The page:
Fallout: New Vegas: a post-nuclear Western (?)

This entry is part 1 of 1 in the series Fallout: New Vegas
Howdy Pardner
Howdy Pardner


(With apologies to every writer, director, and star of the Wild West)




The one-horse town of Goodsprings bakes, silent, in the Nevada heat. One after the other, we see several POWDER GANG BANDITS approach, cradling baseball bats and crude firearms. The Powder Gangers are in high spirits, looking forward to the plunder of the town.



POWDER GANGER #1: Pardner, I do reckon that there town be as easy as liquor flowing at the saloon.


POWDER GANGER #2: Yee-haw!


The Powder Gangers laugh, twirl their moustaches. Suddenly, they hear a yell.


An armoured figure – not one of the townspeople, but our hero, THE COURIER – charges out from between two houses. The Courier winds back his arm and for a moment, time seems to freeze. When it flows again, something red and fizzing has landed at the Powder Gangers’ feet.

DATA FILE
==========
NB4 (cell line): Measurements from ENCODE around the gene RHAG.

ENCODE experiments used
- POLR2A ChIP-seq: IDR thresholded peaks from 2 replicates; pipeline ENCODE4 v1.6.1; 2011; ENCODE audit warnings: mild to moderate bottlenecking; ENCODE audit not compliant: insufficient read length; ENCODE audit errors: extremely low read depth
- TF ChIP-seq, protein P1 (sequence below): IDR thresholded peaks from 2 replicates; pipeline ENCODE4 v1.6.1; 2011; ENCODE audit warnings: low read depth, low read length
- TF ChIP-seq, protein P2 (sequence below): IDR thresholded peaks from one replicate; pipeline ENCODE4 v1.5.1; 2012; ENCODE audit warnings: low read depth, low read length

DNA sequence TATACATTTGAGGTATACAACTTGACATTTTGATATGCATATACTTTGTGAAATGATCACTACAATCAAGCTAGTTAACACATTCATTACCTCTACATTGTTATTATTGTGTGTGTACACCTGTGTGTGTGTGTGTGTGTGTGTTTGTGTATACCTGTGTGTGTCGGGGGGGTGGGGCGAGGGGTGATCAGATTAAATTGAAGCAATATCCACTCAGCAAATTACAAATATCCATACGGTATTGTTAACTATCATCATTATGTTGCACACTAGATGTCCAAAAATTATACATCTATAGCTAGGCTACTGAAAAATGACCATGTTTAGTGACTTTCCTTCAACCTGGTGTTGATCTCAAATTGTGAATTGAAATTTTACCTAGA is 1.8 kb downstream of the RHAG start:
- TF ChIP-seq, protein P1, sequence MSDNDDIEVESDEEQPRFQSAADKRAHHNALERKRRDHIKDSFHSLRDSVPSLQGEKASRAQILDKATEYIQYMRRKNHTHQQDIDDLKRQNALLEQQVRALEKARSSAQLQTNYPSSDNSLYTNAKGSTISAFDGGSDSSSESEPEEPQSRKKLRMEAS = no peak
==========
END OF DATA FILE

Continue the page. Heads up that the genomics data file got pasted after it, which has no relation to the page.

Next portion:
POWDER GANGER #1: … Is that… dynamite?




I’m ten hours into Fallout: New Vegas, the most unique-feeling entry in the venerable Fallout line of RPGs. Its predecessors (#1 and #3 in particular) revelled in their post-apocalyptic setting: their mohawked raiders could have come straight out of a Mad Max movie, and their civilisation was a precarious, hardscrabble thing – ersatz Bartertowns scattered around the wastes, each surviving as best as it could.

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